Thread the lock-nut over the Receiver Extension and tighten it. I highly recommend applying Locktite Primer 7471 and Red Locktite 271 to lock-nut too. Re-check your alignment with the stock to make certain it is straight. Apply about as much torque to the lock-nut as it took to break the lock-nut free during disassembly. You do not want to risk twisting your Receiver. Be generous with the Red Locktite 271 on this install. You do not want your Receiver Extension coming loose during recoil. I applied Red Locktite 271 to the backside of the lock-nut where it seats against the Receiver.


Application of Red Locktite 271

Edited by StrangerDanger
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This is the best method for setting the timing of the Receiver Extension. Make sure the stock is fully closed and locked in position when taking your measurements. You'll notice that the Receiver Extension can be turned by hand easily. So once you've determined where you want it, be very careful during your removal of the stock so that you do not disturb the Receiver Extension's position.



You can use a silver Sharpie or a pencil to add witness lines on the Receiver and the Receiver Extension if you feel necessary.

Edited by StrangerDanger
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After you've torqued the lock-nut down, the Red Locktite 271 will obviously be all over the place from displacement. Wipe up the excess. I found Q-Tips with Mineral Spirits did an excellent job at removing the excess.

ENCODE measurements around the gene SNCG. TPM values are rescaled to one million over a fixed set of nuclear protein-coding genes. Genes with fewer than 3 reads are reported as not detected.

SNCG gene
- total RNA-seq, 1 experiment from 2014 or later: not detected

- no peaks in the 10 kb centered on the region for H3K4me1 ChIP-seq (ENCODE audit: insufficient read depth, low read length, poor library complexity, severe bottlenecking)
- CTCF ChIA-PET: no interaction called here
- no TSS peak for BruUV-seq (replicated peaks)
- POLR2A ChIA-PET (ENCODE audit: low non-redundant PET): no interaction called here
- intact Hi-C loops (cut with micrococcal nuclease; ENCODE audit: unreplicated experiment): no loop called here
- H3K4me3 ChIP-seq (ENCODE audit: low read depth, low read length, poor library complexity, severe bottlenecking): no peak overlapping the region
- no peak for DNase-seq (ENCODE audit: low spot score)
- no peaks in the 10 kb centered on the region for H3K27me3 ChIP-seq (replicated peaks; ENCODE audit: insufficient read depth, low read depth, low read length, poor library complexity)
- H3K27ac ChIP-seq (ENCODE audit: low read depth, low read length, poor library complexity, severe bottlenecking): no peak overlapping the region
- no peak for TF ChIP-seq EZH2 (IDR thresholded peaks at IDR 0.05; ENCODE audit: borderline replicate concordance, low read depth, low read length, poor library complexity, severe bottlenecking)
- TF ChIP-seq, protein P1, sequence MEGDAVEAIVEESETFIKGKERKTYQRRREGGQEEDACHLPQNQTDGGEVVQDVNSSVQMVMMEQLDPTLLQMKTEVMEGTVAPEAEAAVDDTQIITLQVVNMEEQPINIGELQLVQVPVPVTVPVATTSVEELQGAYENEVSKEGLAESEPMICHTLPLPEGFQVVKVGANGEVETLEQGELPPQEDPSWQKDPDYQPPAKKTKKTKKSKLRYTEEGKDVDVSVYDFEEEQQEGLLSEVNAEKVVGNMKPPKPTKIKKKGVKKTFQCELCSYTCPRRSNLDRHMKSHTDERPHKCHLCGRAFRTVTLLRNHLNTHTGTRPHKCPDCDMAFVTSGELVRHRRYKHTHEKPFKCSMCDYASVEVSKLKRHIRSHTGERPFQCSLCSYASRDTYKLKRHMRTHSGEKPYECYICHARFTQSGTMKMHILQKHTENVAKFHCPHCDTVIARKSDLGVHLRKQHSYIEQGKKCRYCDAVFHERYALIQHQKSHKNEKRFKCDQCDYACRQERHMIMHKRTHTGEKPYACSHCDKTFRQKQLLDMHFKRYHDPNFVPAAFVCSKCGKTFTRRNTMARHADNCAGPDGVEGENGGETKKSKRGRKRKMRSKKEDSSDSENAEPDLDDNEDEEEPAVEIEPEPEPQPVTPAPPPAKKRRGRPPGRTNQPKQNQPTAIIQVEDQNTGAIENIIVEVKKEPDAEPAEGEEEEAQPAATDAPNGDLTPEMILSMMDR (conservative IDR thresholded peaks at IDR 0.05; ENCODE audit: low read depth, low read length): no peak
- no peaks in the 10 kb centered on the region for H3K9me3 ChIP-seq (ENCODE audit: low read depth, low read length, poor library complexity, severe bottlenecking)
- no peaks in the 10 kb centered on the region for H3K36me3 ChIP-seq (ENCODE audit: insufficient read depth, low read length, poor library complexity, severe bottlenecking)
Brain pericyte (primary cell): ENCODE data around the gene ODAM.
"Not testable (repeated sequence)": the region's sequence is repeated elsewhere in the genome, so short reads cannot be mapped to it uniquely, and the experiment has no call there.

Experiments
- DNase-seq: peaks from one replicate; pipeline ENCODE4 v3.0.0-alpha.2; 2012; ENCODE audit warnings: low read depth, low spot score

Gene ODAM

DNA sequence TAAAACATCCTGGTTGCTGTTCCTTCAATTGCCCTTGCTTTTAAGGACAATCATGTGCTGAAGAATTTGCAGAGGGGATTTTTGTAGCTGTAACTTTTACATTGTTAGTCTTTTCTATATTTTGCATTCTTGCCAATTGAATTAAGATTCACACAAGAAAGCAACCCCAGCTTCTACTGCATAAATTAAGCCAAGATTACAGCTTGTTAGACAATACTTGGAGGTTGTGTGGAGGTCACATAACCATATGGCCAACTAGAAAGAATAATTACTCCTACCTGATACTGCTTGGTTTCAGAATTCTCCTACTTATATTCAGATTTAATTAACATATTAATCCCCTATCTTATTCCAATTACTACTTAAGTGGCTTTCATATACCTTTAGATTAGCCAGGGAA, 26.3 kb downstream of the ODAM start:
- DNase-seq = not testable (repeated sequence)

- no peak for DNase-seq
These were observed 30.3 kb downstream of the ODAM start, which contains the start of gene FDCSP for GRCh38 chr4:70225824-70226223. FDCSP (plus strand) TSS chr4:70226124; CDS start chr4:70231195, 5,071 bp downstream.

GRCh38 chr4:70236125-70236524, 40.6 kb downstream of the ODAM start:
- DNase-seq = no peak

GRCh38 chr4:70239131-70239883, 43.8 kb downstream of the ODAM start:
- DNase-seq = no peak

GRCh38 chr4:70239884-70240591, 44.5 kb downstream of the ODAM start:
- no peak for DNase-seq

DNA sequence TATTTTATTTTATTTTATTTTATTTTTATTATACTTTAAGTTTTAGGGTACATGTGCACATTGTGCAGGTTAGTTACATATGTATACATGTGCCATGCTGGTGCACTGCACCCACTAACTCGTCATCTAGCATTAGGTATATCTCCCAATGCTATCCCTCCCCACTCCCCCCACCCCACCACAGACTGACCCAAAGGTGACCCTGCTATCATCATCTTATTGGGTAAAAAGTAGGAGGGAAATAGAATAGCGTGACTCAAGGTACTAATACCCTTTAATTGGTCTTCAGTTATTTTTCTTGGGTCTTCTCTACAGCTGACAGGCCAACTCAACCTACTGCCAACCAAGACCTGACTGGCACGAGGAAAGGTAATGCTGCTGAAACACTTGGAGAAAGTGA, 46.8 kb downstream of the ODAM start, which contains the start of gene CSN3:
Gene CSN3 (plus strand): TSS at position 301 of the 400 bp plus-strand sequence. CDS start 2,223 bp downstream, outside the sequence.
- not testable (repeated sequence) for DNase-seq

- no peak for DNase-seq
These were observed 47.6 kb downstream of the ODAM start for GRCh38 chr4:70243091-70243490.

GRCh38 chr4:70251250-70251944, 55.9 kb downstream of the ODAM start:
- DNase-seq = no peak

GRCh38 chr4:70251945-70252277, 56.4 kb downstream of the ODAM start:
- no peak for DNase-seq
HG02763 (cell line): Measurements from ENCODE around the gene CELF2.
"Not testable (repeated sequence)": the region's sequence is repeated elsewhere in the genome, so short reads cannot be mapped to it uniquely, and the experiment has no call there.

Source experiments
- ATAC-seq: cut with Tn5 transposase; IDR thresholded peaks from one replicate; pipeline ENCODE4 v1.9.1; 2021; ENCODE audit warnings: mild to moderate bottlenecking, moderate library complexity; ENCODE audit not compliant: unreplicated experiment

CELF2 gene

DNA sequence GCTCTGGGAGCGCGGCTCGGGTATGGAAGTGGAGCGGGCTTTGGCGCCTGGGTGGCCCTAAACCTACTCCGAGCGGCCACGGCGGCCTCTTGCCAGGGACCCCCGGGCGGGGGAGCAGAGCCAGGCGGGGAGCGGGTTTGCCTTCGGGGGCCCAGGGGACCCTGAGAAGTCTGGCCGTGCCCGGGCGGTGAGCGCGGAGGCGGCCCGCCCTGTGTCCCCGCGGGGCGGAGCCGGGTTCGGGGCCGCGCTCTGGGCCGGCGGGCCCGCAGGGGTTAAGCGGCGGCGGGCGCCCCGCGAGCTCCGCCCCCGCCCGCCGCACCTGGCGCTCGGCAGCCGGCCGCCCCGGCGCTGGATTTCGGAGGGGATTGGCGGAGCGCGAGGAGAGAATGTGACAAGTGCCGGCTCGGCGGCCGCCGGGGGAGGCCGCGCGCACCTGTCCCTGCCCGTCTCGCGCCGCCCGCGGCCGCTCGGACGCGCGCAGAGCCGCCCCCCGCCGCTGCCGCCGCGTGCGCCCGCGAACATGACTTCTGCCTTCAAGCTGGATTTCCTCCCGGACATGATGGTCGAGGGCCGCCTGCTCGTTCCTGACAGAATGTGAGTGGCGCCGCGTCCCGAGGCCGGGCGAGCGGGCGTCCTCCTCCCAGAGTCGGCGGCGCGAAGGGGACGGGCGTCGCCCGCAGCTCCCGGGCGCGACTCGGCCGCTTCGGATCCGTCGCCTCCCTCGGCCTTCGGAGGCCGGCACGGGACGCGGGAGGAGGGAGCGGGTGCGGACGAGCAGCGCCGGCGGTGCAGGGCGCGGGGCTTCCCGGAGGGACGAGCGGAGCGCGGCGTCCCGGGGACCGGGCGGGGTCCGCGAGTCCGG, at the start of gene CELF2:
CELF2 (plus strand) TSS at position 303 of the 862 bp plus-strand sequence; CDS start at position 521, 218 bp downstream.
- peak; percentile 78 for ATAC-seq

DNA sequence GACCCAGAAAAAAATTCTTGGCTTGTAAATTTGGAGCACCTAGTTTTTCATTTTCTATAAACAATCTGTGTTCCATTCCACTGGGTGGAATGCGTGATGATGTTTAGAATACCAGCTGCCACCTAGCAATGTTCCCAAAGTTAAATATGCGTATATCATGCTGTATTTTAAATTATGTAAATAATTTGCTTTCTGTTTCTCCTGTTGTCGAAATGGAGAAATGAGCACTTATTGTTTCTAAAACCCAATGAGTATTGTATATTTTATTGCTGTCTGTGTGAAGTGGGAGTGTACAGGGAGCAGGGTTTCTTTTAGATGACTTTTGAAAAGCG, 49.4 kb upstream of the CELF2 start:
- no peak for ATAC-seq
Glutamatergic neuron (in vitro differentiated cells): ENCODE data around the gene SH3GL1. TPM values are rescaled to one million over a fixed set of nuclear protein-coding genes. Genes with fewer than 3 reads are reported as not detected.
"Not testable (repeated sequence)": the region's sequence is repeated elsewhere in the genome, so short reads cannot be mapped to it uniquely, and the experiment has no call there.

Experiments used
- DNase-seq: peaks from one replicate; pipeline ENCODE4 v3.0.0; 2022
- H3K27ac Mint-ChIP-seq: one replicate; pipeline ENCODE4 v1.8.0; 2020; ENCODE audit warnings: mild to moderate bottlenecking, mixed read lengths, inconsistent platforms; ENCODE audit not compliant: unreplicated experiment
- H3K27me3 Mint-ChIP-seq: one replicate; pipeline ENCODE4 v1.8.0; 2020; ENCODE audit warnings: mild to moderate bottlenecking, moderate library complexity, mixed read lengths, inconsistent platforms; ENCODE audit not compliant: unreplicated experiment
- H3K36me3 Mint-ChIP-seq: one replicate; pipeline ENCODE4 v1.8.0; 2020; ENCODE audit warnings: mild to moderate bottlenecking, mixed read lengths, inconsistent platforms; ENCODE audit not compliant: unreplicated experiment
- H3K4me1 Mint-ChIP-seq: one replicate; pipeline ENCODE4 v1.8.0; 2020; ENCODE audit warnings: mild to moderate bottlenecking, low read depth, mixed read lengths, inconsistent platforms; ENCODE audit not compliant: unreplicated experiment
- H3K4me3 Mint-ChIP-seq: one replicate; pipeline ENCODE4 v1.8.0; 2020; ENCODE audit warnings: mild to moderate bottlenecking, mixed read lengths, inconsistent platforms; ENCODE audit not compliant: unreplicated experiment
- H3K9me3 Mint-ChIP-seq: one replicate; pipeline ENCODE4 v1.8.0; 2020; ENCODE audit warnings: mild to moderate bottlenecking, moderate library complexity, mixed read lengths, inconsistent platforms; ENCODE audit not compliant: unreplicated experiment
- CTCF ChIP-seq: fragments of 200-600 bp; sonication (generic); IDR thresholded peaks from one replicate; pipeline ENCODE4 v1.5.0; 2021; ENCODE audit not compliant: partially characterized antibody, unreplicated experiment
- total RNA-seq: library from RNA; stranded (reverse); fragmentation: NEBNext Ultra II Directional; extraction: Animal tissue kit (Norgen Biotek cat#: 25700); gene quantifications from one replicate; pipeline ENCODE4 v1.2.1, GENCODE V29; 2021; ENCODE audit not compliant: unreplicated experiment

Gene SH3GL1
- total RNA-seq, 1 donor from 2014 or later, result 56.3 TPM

10. Re-install the receiver extension internals

Lubricate the bearing surfaces of the Recoil Spring Plunger and insert it into the bottom of the Receiver Extension. Insert the Recoil Spring over the bottom of the Recoil Spring Plunger and push the Recoil Spring Plunger all the way in. Compress the Recoil Spring and insert a punch through the drainage hole to help retain the Recoil Spring. 



Edited by StrangerDanger
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The best way I found to compress the Recoil Spring is to hold the Receiver Extension in your right hand so your thumb and pointer finger are over the bottom opening and grasping the Recoil Spring. With your left hand, grasp the Recoil Spring approximately three inches below the Receiver Extension. Compress the three inches into the receiver extension. With your right hand, grasp the newly compressed portion of Recoil Spring. Continue to do this until most of the Recoil Spring has been pressed into the Receiver Extension. Insert a punch through the upper drainage hole to retain the Recoil Spring. This will allow you to use both hands to compress the remaining amount of Recoil Spring and begin threading the Stock Retaining Screw into the Receiver Extension.


Use the Magna Bit driver to tighten the Stock Retaining Screw until it bottoms out inside the Receiver Extension. Then use the snap-ring pliers to install the Stock Retaining Ring.



You can screw in the Stock Retaining Screw by hand most of the way. I pressed my thumb against the part, and twisted my thumb to put it 90% of the way home.

Edited by StrangerDanger
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Here the Stock Retaining Ring is fully seated. I tap on the Stock Retaining Ring with a large flat punch and a small hammer to make sure it is seated fully.


12. Reassemble the weapon

Perform a function test of the weapon to ensure that it is functioning properly. Ensure that you properly lubricate the Receiver after degreasing the action. You'll notice a difference when you pull the bolt to the rear if you haven't re-lubricated the weapon. I would recommend testing the safety, trigger and disconnector.


That concludes the tutorial on how to disassemble and reassemble the Receiver Extension on the Benelli M4. Hopefully it was clear and will be of use to some users in the future. I will leave the photographs up as long as photobucket remains free.




The way the M4 was meant to be.

Edited by StrangerDanger